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More than 2,000 people have already signed a petition calling for the boy’s parents to be ‘held accountable for their actions of not supervising their child’ – and slamming the zoo for putting Harambe down.

The child said he wanted to go in the water moments before the incident, eyewitness Kim O’Connor said.

Ms Gregg, who was also watching several other children, is said to have replied: ‘No, you’re not, no, you’re not.’

The zoo’s animal response team assessed the ‘life-threatening situation’ and defended their decision to shoot Harambe rather than tranquilize him, but thousands took to social media to call it a ‘murder’.

O’Connor told WLWT she heard the boy talking about getting into the water before she heard a splash, followed by frantic yelling when onlookers realized he was inside the enclosure.

Chilling footage showed Harambe picking up the boy and dragging him through the water, but more graphic portions were cut from the video.

According to O’Connor, the gorilla looked like he was trying to protect the boy from panicked bystanders who may have aggravated the tense situation.

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She said: ‘I don’t know if the screaming did it or too many people hanging on the edge, if he thought we were coming in, but then he pulled the boy down away further from the big group.’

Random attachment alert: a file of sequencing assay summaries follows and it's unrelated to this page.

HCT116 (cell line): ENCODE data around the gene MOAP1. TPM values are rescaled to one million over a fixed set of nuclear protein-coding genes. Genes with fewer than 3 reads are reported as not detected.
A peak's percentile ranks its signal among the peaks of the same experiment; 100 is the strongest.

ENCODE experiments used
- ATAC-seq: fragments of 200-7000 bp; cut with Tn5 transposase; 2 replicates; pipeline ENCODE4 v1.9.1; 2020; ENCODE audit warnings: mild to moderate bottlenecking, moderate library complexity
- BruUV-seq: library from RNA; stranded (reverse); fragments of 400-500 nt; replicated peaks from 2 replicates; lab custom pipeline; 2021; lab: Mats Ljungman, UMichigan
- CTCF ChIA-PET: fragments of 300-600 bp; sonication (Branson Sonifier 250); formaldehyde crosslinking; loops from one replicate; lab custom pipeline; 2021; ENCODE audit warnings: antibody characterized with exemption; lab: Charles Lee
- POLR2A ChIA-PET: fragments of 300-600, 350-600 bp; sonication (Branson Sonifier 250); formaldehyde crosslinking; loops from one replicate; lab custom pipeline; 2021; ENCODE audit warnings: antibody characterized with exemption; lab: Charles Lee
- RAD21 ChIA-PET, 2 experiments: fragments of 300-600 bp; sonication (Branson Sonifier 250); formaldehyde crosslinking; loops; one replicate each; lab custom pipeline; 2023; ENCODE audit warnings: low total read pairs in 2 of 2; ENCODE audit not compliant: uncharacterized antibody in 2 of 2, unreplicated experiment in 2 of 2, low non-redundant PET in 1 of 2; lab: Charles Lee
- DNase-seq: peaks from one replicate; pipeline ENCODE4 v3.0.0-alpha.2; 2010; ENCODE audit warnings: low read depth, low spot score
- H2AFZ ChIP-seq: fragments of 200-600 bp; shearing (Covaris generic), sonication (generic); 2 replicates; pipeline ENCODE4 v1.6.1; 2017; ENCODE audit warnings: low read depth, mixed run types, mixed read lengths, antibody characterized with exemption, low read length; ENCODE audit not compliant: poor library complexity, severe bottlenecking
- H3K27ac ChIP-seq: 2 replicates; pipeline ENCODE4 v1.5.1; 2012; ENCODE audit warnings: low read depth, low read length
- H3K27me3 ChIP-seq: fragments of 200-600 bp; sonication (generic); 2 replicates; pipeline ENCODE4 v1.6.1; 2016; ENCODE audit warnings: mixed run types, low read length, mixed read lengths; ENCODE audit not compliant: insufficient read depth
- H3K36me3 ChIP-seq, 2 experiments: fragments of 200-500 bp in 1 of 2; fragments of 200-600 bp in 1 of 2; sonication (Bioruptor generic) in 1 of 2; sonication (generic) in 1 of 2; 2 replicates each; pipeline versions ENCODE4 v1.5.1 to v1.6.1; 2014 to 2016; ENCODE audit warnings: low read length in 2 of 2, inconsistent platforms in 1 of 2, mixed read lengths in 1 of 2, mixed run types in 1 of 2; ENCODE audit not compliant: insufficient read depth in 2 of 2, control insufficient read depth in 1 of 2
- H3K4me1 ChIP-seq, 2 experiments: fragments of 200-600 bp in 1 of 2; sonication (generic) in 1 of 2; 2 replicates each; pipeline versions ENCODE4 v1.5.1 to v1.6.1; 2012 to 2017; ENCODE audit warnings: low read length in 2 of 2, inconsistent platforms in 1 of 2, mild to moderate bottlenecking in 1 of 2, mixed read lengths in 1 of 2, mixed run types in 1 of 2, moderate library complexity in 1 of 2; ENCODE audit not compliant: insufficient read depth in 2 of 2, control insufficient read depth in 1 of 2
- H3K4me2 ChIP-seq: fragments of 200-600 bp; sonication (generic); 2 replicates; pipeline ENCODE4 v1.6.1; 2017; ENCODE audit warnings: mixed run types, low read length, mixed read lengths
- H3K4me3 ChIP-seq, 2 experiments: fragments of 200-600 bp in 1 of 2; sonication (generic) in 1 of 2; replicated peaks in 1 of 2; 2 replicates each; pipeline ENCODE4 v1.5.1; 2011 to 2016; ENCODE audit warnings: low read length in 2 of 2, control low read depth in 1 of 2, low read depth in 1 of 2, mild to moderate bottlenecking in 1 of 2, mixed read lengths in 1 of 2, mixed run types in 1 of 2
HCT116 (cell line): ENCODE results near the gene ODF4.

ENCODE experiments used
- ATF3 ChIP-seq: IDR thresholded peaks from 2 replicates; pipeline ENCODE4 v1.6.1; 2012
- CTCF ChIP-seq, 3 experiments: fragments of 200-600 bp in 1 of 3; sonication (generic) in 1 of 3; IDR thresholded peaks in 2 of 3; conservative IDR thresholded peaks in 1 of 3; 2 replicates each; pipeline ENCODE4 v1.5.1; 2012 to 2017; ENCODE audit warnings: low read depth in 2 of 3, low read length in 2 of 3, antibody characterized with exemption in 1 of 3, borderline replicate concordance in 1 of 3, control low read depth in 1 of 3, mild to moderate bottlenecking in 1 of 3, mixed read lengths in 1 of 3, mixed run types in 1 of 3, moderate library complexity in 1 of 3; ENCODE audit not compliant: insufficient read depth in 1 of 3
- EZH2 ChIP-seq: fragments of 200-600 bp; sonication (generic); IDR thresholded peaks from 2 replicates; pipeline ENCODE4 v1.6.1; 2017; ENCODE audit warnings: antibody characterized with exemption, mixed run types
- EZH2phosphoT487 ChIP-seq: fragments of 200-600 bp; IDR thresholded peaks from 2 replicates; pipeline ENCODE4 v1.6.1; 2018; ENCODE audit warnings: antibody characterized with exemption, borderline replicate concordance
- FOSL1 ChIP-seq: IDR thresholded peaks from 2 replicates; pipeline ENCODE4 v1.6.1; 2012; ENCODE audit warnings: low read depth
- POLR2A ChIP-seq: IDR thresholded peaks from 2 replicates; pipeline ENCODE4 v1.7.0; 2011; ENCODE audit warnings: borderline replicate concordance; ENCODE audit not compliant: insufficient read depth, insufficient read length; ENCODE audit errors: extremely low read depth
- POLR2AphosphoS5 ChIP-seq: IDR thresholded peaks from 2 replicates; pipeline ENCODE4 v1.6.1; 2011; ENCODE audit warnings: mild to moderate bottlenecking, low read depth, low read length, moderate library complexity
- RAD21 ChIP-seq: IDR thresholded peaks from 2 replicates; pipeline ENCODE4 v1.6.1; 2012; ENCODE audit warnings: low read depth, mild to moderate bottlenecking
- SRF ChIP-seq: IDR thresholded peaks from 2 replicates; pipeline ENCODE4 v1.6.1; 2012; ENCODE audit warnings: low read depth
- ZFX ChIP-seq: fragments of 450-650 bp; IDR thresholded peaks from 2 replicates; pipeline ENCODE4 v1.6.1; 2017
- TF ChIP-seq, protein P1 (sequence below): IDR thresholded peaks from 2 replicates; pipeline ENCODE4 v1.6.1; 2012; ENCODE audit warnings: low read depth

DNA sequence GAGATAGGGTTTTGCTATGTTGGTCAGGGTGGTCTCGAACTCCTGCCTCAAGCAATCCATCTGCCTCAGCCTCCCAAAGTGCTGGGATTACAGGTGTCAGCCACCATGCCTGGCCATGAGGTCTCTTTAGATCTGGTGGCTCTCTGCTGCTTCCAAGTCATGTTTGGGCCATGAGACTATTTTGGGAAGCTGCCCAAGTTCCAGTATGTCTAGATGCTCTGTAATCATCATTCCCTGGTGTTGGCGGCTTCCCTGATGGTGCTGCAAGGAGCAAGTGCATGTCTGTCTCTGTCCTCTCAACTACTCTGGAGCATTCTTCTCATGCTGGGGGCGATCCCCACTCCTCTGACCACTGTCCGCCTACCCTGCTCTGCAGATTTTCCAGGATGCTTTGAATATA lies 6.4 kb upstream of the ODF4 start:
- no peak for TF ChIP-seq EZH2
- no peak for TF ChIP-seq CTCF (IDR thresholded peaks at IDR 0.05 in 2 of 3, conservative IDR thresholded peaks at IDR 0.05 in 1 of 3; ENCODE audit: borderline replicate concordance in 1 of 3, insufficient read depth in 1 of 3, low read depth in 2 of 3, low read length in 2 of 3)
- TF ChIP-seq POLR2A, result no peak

In the video that emerged on Saturday, a woman can be heard yelling, ‘Mommy’s right here… mommy loves you’, before adding, ‘Isaiah be calm’, when the boy started crying.

Director Thane Maynard supported the zoo’s dangerous animal response team for their decision to put down the gorilla.

‘They made a tough choice and they made the right choice because they saved that little boy’s life,’ Maynard said.

But outraged animal lovers took to social media declaring the western lowland gorilla’s life was unnecessarily taken, and more than 3,000 have already joined the Facebook group Justice for Harambe.

While some defended the parents, many others were less sympathetic.

One Twitter user wrote: ‘So a beautiful, innocent gorilla has to die because neglectful parents can’t control their kids? Mankind sucks :( #Harambe #CincinnatiZoo’

Another user Chris Dasauchoit tweeted: ‘Beautiful animals sadly paying for utter human stupidity and negligence with their lives. #Harame #CincinnatiZoo.’

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Zoo officials said three gorillas were in the enclosure when the boy fell in the moat, but the two female gorillas were called out immediately.

According to Maynard, the gorilla did not appear to be attacking the child, but he described it as ‘an extremely strong animal in an agitated situation’.

‘You’re talking about an animal that’s over 400 pounds and extremely strong. So no, the child wasn’t under attack but all sorts of things could happen in a situation like that. He certainly was at risk,’ he told WLWT.

According to a fire department incident report, the gorilla was ‘violently dragging and throwing the child’, who was between Harambe’s legs when the gorilla was shot, WLWT reported.

Maynard explained that tranquilizing the gorilla would not have knocked it out immediately, leaving the boy in danger.

The child was taken to Cincinnati Children’s Hospital Medical Center with serious but ‘non-life threatening’ injuries following the incident, which was reported around 4pm.

This article originally appeared on the Daily Mail.